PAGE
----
How does the body go about generating blood vessels? This question has been studied by a research team from Uppsala University in collaboration with colleagues from the National Institutes of Health in the United States. The findings show that a relatively unknown protein, CLIC4, forms blisters that later develop into the hollow interior of the vessel. The study is being published in the December 23 issue of Journal of Biological Chemistry.
The scientists in the project mapped what proteins change in different ways in connection with the formation of tubular structures, such as blood vessels. It turned out that a large number of proteins changed, and the researchers were able to determine the identity of 27 of them. The most exciting of these proteins is called CLIC4, intracellular chloride channel No. 4.
Not much is known about CLIC4, but studies of a related protein in roundworms show that it participates in the formation of the worm¹s excretion canal. There are several indications that tubular structures are created in a similar manner in primitive organisms and humans.
Climate Impact Research in Hannover: Small Plants against Large Waves
17.08.2018 | Leibniz Universität Hannover
First transcription atlas of all wheat genes expands prospects for research and cultivation
17.08.2018 | Leibniz-Institut für Pflanzengenetik und Kulturpflanzenforschung
New design tool automatically creates nanostructure 3D-print templates for user-given colors
Scientists present work at prestigious SIGGRAPH conference
Most of the objects we see are colored by pigments, but using pigments has disadvantages: such colors can fade, industrial pigments are often toxic, and...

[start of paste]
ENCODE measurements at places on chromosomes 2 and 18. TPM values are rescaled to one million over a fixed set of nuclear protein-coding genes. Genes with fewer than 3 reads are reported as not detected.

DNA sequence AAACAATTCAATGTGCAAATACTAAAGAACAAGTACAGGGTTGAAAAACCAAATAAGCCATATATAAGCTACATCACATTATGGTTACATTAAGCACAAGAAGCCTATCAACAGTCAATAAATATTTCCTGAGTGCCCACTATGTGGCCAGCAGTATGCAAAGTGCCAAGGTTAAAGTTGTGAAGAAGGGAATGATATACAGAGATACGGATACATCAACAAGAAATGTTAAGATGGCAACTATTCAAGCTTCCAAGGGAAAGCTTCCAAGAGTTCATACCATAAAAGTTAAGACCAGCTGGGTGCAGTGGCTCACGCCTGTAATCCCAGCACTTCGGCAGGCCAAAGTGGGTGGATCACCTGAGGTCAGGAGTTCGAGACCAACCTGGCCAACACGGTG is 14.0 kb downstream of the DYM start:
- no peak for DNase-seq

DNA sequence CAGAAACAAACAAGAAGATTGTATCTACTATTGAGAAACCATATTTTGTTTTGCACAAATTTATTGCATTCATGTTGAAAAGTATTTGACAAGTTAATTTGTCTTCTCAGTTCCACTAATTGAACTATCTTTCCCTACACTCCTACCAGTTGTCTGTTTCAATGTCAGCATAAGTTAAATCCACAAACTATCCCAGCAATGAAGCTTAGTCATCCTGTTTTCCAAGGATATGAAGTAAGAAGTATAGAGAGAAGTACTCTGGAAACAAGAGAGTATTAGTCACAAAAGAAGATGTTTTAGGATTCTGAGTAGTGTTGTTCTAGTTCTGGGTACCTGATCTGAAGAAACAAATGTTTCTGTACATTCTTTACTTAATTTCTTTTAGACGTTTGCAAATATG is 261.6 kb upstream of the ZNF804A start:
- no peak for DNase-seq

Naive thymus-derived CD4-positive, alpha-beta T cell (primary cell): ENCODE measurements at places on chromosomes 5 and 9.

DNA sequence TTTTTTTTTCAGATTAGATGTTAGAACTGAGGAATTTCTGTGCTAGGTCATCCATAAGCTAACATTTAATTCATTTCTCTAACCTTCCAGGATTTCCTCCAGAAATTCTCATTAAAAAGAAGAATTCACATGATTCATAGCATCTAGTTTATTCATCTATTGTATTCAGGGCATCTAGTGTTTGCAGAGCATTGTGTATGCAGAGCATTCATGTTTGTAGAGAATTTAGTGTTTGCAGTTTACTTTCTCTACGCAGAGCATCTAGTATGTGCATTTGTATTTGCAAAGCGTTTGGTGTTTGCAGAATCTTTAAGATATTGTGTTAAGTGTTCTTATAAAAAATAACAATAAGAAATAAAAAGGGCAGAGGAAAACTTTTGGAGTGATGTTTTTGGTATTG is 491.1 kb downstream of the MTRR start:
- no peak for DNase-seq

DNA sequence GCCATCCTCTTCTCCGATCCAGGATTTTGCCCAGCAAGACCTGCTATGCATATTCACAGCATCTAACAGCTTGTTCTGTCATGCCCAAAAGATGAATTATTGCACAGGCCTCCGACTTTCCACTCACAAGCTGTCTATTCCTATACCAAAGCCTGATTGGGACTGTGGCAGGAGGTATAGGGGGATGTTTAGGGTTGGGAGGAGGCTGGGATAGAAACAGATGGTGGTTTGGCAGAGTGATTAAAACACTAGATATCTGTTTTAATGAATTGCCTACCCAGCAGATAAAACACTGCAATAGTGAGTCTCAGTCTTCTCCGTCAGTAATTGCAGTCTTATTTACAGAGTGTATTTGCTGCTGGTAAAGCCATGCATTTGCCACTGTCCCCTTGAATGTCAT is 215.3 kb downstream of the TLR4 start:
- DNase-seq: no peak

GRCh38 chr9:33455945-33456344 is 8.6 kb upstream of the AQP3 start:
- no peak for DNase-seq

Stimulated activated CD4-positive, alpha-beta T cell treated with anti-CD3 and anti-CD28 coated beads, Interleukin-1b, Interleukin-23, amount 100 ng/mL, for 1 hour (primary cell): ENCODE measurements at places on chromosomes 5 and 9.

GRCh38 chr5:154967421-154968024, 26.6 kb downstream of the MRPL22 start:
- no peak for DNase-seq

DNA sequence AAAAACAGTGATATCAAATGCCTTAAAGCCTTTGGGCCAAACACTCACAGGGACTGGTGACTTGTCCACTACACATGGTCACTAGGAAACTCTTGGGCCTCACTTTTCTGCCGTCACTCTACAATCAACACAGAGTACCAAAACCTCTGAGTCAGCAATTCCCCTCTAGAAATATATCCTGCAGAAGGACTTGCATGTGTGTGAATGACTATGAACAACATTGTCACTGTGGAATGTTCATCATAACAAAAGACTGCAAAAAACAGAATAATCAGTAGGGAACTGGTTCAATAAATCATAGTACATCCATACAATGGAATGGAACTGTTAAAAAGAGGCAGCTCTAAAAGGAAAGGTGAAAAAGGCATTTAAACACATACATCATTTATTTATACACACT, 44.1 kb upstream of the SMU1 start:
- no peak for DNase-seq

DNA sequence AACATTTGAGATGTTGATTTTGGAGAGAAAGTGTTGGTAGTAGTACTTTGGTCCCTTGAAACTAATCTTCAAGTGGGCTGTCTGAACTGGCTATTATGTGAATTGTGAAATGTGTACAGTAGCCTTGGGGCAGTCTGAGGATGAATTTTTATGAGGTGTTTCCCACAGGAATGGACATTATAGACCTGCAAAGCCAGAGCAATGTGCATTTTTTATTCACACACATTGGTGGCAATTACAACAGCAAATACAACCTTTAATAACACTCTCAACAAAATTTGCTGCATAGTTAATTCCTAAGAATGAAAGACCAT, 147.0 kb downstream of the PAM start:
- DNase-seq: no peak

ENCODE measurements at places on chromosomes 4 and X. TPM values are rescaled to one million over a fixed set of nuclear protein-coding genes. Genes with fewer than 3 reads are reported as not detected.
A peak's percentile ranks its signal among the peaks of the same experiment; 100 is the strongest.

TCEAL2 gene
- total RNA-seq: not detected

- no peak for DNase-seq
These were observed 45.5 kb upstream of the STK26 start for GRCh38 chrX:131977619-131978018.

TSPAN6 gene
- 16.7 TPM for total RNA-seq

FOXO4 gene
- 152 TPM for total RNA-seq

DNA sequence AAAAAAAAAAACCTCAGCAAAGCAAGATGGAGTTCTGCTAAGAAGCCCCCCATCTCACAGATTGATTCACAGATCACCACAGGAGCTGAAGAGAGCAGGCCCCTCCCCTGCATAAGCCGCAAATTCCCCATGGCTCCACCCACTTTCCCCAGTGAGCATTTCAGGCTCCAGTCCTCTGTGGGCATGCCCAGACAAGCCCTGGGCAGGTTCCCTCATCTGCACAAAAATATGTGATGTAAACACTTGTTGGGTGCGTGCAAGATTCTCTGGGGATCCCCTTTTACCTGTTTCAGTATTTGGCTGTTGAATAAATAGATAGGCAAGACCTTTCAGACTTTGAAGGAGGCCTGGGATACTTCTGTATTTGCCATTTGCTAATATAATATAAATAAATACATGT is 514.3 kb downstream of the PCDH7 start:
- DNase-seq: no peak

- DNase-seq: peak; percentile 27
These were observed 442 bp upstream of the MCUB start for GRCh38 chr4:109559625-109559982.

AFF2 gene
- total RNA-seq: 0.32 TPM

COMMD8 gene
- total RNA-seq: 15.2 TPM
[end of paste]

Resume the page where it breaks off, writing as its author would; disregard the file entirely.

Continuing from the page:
Scientists at the University of California, Los Angeles present new research on a curious cosmic phenomenon known as "whistlers" -- very low frequency packets...
Scientists develop first tool to use machine learning methods to compute flow around interactively designable 3D objects. Tool will be presented at this year’s prestigious SIGGRAPH conference.
When engineers or designers want to test the aerodynamic properties of the newly designed shape of a car, airplane, or other object, they would normally model...
Researchers from TU Graz and their industry partners have unveiled a world first: the prototype of a robot-controlled, high-speed combined charging system (CCS) for electric vehicles that enables series charging of cars in various parking positions.
Global demand for electric vehicles is forecast to rise sharply: by 2025, the number of new vehicle registrations is expected to reach 25 million per year....
Proteins must be folded correctly to fulfill their molecular functions in cells. Molecular assistants called chaperones help proteins exploit their inbuilt folding potential and reach the correct three-dimensional structure. Researchers at the Max Planck Institute of Biochemistry (MPIB) have demonstrated that actin, the most abundant protein in higher developed cells, does not have the inbuilt potential to fold and instead requires special assistance to fold into its active state. The chaperone TRiC uses a previously undescribed mechanism to perform actin folding. The study was recently published in the journal Cell.
Actin is the most abundant protein in highly developed cells and has diverse functions in processes like cell stabilization, cell division and muscle...
17.08.2018 | Event News
08.08.2018 | Event News
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17.08.2018 | Life Sciences